Martin Mølhave is a medical student at Aarhus University. He wanted to go to Zambia during his summer vacation and work in a hospital there, but the pandemic changed his plans. Since May, Martin has been working at the Aarhus COVID-19 testing center. He is constantly monitoring the epidemiological situation in the region.
by Alena Rodicheva
A protective suit, gloves, and mask are Martin’s permanent work uniform. Sometimes it’s stuffy, but it’s safe. Every day dozens or even hundreds of people come to the Aarhus COVID-19 testing center. Each of them can potentially be infected. But for several months of work, Martin did not get sick. He continues to help doctors, as do many medical students in Aarhus.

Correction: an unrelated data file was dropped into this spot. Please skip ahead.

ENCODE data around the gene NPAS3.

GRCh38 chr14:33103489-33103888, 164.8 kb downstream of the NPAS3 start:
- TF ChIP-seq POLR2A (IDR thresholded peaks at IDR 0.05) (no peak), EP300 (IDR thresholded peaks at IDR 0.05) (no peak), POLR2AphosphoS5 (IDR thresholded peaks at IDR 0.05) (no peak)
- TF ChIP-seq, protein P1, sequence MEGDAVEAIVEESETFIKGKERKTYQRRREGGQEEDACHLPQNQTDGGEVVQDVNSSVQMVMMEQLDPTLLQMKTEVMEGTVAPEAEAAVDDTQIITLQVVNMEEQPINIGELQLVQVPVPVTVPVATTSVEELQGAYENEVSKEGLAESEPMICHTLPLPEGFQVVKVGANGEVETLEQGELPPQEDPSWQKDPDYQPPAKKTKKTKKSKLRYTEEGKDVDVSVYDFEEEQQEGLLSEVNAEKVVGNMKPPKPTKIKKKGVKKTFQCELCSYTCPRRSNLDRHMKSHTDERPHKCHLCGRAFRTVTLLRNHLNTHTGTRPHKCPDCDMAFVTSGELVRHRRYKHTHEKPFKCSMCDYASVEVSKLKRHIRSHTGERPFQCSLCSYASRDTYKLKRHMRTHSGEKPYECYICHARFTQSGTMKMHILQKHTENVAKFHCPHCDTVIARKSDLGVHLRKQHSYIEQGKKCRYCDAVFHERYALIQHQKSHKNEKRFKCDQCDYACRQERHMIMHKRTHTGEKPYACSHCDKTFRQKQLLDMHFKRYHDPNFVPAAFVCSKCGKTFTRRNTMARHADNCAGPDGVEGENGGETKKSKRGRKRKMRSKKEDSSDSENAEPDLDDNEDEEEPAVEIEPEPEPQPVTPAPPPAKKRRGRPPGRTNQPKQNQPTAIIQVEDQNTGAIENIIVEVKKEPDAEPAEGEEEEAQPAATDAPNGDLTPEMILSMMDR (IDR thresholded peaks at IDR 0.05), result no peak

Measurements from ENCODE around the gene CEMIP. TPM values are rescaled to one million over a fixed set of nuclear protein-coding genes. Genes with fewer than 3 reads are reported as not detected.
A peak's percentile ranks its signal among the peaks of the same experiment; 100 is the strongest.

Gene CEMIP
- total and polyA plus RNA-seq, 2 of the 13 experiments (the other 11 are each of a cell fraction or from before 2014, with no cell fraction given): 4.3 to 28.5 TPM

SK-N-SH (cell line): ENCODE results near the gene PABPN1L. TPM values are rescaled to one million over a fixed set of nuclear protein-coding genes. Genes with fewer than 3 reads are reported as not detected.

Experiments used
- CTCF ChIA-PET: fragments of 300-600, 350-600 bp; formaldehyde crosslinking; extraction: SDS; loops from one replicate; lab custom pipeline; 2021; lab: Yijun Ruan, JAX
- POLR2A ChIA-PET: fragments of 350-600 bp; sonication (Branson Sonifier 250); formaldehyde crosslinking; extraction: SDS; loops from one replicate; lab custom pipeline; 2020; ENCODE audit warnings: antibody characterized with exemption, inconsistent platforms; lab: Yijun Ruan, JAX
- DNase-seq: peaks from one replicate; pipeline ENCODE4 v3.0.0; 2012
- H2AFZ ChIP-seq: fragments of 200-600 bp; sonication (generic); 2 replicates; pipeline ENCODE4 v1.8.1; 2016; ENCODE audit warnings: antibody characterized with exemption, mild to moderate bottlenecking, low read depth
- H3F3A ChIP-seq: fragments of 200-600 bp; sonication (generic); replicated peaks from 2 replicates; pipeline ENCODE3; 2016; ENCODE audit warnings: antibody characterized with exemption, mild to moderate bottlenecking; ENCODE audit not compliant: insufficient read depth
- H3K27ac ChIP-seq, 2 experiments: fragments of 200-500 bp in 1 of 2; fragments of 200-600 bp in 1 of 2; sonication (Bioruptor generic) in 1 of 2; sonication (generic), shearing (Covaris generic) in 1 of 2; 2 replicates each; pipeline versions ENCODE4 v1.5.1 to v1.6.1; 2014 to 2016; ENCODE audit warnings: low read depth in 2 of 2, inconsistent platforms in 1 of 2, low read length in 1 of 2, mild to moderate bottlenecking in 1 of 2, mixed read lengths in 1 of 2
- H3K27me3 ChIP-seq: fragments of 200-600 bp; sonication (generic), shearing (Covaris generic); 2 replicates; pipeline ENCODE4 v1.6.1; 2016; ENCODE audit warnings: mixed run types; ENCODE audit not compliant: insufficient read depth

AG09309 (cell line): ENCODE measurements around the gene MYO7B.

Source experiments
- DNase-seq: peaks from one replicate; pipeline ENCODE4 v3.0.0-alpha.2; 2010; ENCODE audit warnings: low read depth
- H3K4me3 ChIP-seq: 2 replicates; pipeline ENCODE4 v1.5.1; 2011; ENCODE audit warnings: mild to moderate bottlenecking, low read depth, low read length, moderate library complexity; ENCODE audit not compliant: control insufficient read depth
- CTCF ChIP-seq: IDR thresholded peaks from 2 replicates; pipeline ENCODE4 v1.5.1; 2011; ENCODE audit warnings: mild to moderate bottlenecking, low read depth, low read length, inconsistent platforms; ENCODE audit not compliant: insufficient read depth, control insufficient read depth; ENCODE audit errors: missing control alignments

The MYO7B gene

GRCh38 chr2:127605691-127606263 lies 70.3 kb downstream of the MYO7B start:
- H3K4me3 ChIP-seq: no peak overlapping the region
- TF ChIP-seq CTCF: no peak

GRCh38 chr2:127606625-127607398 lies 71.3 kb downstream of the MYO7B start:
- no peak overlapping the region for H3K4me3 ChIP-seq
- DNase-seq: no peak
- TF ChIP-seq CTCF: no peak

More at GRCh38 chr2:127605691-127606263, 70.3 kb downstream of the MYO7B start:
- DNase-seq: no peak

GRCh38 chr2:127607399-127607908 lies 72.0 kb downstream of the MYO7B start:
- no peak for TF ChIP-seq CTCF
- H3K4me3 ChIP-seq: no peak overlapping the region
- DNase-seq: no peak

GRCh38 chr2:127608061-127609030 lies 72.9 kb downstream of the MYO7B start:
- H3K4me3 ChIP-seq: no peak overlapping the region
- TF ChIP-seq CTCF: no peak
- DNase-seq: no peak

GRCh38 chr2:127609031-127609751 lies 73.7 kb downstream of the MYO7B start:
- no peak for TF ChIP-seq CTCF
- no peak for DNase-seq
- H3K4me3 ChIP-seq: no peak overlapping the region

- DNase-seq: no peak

Every Danish citizen and tourist can take the test for free. But Health authorities recommend contacting the center only if there are symptoms or recent contacts with people who are ill. Over the past few months, Martin has noticed a positive trend in the development of the epidemiological situation in Aarhus and believes that this was influenced by the number of tests performed. More than 2 million people across Denmark have been tested, and only about 17,000 tests, according Statens Serum Institut, have ever been positive. This is less than 1 percent of the country’s population.